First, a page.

Policy Forum – Reforming the Disability Policy: Dialogue between the State, People with Disabilities and CSOs

Policy Forum – Reforming the Disability Policy: Dialogue between the State, People with Disabilities and CSOs

 

On July 12, EWMI ACCESS organized a policy forum dedicated to discussing the state policy toward the people with disabilities and the major problems faced by this group. The policy-makers from the Georgian Parliament, Ministry of Labor, Health and Social Affairs, State A2gency for Social Services, Public Defender’s Office, and independent experts and CSO leaders came together to speak openly about Georgia’s progress towards implementing the UN Convention on the Rights of Persons with Disabilities
and the remaining gaps, as well as the ongoing process of transitioning from the so-called “medical model” to “the social model” of care, and the newly initiated legal capacity and mental health system reforms.

More specifically, the first half of the forum focused on reviewing the medical and social care models, discussing the advantages of the social care model relative to the medical one, and identifying the priority actions required from the Georgian government and other stakeholders to effectively introduce and integrate the social model throughout the country.  The Deputy Minister of Health and Social Affairs of Georgia presented the plans of the government to improve support to the persons with psycho-social needs. The state increased funding for the disabled by three million GELs and set up a Consultation Council with the Public Defender’s Office to provide guidance and advice to the people with disabilities and their family members on the disability rights and programs.

The CSOs commended the government for developing and adopting an Action Plan on Introducing the Social Care Model, but criticized it for the poor implementation. Apart from the lack of adeq3uate financial resources to implement the Action Plan, the CSOs highlighted the problem of a severe shortage of required professionals on the ground as the biggest challenge (currently, there are only 32 certified occupational therapists in Georgia).  The government’s failure to effectively implement the Action Plan and provide efficient legislative and institutional frameworks for its implementation was also highlighted in the Public Defender’s Report.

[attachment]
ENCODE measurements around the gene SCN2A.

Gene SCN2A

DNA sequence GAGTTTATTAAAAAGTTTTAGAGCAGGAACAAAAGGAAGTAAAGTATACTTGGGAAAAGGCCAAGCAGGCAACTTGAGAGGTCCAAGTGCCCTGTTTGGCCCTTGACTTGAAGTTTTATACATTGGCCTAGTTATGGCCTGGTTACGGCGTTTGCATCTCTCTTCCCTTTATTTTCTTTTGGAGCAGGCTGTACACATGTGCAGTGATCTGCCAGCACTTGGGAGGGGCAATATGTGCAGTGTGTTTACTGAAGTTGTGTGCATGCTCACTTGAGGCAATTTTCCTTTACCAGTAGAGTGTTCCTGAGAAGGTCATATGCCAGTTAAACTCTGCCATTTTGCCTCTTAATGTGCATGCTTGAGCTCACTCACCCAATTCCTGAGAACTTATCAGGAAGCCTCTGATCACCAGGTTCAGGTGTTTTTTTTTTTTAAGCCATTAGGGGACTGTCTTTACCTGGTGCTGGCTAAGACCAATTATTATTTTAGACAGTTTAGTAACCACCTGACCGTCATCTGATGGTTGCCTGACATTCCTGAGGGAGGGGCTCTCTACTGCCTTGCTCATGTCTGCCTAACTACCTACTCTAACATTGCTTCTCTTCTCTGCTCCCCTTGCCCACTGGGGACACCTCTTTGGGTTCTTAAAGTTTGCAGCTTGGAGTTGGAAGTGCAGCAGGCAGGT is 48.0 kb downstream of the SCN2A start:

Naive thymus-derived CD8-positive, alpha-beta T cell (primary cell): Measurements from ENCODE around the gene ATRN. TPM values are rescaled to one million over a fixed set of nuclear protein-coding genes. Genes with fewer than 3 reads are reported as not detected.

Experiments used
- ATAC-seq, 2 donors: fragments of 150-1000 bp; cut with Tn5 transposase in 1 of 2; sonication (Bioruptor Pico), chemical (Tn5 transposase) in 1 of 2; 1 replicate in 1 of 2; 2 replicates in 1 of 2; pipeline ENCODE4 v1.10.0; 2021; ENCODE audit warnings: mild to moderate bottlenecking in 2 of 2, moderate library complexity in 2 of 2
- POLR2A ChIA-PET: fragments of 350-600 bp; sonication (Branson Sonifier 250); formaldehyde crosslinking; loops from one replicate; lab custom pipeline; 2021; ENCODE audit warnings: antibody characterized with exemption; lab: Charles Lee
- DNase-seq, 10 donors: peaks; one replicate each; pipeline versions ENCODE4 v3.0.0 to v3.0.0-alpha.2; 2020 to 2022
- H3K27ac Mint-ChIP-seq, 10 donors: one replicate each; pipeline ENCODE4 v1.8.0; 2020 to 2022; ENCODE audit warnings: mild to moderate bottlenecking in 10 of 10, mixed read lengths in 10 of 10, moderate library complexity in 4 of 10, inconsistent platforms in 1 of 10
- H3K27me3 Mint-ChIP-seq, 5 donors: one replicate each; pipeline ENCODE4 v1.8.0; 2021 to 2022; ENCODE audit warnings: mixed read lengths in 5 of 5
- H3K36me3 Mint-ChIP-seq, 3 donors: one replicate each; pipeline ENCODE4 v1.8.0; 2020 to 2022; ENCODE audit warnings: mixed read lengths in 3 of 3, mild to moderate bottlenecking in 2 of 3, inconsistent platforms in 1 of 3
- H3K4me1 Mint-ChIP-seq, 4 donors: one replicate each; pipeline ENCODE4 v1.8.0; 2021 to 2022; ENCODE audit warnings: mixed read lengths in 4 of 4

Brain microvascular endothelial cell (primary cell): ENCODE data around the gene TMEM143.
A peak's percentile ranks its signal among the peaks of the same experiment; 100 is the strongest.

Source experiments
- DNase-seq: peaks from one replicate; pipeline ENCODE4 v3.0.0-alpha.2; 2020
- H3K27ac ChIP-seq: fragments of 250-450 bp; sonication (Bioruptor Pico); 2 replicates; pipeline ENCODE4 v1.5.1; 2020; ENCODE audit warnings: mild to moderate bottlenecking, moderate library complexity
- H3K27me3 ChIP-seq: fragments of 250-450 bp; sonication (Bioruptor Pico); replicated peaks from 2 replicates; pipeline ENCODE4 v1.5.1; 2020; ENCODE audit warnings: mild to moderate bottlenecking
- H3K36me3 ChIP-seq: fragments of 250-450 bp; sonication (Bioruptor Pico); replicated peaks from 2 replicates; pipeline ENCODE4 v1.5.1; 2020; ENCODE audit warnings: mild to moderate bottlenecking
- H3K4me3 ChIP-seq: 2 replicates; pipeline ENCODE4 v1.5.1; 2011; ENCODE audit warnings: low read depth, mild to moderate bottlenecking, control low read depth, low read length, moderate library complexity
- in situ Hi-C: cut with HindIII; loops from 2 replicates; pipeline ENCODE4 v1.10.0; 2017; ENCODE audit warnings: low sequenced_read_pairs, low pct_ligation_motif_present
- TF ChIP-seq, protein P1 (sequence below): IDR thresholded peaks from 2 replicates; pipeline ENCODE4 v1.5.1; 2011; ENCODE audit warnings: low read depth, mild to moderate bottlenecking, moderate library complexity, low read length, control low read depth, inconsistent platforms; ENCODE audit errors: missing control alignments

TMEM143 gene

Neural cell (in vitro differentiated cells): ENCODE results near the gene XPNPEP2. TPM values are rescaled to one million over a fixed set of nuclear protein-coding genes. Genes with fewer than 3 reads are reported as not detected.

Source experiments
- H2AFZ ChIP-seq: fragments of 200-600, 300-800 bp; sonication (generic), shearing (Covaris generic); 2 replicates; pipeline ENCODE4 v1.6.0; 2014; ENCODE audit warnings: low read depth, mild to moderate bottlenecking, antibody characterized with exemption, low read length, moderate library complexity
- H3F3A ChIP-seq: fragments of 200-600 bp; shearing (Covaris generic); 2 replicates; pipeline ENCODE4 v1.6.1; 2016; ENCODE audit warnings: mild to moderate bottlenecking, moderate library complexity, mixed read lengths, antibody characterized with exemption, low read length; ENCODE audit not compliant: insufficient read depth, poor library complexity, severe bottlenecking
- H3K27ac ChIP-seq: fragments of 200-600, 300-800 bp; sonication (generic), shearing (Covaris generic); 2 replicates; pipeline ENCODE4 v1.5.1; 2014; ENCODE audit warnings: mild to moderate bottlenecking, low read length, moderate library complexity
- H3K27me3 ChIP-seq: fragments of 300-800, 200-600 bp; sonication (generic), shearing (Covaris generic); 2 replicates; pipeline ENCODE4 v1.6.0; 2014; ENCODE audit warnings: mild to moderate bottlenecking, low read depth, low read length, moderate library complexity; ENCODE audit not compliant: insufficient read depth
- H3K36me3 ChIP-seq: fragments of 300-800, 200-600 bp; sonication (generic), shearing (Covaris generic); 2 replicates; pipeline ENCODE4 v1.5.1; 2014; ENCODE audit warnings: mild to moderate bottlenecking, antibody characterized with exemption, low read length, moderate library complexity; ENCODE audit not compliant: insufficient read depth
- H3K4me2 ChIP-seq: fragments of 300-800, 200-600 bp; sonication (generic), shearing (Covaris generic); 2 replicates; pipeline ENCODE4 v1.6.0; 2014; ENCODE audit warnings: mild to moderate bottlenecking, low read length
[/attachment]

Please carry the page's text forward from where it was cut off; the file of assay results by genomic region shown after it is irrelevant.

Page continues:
The second part of the forum focused on the abolishment of the legal incapacity model.  In October 2014, the Constitutional Court of Georgia declared the legal incapacity anti-constitutional. In result, the Georgian government began implementing the reform that replaced the definition of an “incapacitated person” with a “person in need of support” and revised the rights of and the state approach toward these persons. One of the authors of the reform legislation, MP Tamar Kordzaia spoke about the details of the reform implementation and highlighted the key accomplishments and shortfalls in this process. According to her, the state must work further to raise awareness among the affected groups about the newly introduced changes and develop effective, state-sponsored services to the persons in need of support to help them benefit from the reform. Currently, there are 3,484 officially registered persons in need of support. The state does not have a detailed information about the individual needs of these persons. Neither does it have the adequate resources to build capacities of local authorities in Georgia’s regions to increase their role in the successful and timely implementation of the legal incapacity reform.

The participating CSOs and policy-makers also discussed the most optimal institutional framework for pushing forward the positive changes in these areas as they agreed that the current Inter-agency Council was ineffective in fulfilling this function.

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